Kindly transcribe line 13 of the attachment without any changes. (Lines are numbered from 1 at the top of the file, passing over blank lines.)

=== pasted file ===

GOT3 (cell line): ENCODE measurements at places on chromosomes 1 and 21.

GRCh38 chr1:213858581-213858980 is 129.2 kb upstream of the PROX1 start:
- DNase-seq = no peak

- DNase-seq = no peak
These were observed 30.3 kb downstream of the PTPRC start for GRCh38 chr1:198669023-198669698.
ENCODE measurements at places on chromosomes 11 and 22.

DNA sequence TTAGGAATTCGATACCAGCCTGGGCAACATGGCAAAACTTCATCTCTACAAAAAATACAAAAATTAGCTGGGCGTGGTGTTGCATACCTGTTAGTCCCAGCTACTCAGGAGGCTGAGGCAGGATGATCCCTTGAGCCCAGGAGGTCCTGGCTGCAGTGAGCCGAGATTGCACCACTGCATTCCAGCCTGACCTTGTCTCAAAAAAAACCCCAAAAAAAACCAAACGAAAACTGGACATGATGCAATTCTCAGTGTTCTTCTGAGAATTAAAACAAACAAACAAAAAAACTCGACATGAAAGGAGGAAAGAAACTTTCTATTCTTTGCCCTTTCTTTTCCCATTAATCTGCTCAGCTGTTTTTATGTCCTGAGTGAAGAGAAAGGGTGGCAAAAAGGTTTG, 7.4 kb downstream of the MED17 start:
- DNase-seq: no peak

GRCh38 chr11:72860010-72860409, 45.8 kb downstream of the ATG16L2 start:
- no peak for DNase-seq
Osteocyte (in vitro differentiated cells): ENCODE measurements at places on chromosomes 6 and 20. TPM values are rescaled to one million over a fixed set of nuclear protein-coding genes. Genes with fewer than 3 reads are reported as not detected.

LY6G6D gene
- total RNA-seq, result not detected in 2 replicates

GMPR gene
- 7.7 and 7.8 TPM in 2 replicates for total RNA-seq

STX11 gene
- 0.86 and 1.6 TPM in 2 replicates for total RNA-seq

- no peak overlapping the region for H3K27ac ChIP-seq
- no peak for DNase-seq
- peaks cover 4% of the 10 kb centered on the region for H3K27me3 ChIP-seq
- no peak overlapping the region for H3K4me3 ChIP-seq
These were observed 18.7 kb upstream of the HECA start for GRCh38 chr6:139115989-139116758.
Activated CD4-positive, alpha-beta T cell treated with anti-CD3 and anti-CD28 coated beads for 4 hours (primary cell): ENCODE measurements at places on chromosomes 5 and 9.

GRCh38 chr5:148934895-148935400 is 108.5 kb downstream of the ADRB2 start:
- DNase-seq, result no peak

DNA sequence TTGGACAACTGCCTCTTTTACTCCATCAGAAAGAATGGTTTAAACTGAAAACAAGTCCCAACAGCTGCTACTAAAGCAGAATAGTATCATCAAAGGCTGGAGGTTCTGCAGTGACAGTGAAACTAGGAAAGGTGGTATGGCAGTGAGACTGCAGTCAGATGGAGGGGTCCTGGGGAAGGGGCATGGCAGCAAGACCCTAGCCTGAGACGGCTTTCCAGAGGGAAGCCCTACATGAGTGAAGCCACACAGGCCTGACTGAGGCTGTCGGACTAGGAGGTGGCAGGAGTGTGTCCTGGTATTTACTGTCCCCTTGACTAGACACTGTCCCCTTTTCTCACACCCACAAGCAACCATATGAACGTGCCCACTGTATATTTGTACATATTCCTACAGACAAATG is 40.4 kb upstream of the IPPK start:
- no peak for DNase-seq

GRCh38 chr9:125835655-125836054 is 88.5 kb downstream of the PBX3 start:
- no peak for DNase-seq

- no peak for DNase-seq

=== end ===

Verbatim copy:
- total RNA-seq, result not detected in 2 replicates